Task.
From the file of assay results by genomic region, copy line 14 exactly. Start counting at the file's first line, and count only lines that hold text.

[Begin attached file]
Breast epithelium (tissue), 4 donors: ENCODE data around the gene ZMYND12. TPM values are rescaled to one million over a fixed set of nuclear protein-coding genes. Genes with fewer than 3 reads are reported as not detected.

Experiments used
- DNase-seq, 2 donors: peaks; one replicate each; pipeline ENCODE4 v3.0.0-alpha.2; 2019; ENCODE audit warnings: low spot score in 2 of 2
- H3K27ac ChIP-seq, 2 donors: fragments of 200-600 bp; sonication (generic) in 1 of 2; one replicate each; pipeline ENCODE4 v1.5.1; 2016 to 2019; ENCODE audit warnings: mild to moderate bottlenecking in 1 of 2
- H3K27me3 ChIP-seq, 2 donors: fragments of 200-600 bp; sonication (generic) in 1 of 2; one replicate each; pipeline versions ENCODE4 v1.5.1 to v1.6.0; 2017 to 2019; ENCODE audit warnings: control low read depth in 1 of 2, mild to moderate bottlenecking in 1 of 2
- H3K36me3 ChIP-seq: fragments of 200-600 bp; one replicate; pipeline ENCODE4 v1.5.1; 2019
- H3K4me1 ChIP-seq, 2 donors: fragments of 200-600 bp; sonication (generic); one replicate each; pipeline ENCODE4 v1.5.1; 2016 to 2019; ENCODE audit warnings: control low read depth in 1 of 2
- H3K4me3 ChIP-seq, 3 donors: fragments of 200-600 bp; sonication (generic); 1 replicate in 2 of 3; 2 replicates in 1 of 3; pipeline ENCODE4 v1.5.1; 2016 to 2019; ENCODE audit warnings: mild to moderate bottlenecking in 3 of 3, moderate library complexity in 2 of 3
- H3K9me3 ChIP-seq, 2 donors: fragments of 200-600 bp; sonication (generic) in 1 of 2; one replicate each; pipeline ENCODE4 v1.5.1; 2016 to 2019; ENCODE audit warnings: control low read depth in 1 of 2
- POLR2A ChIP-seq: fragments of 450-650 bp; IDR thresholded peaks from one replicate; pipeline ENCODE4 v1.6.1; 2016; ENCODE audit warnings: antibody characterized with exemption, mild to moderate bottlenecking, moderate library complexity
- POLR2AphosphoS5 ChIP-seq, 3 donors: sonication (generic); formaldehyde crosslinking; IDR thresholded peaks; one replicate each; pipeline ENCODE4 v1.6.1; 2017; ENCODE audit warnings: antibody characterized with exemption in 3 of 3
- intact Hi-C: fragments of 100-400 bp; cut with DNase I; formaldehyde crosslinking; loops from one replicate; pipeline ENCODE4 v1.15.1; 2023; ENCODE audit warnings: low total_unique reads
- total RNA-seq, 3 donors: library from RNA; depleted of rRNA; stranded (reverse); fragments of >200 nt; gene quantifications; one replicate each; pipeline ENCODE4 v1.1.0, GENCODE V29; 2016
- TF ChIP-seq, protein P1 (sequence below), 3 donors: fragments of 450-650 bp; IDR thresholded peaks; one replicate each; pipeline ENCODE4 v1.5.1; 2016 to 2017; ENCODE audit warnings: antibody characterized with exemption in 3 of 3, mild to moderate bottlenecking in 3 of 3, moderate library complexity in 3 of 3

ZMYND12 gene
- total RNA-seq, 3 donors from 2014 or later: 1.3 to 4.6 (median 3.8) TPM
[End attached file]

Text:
- TF ChIP-seq, protein P1 (sequence below), 3 donors: fragments of 450-650 bp; IDR thresholded peaks; one replicate each; pipeline ENCODE4 v1.5.1; 2016 to 2017; ENCODE audit warnings: antibody characterized with exemption in 3 of 3, mild to moderate bottlenecking in 3 of 3, moderate library complexity in 3 of 3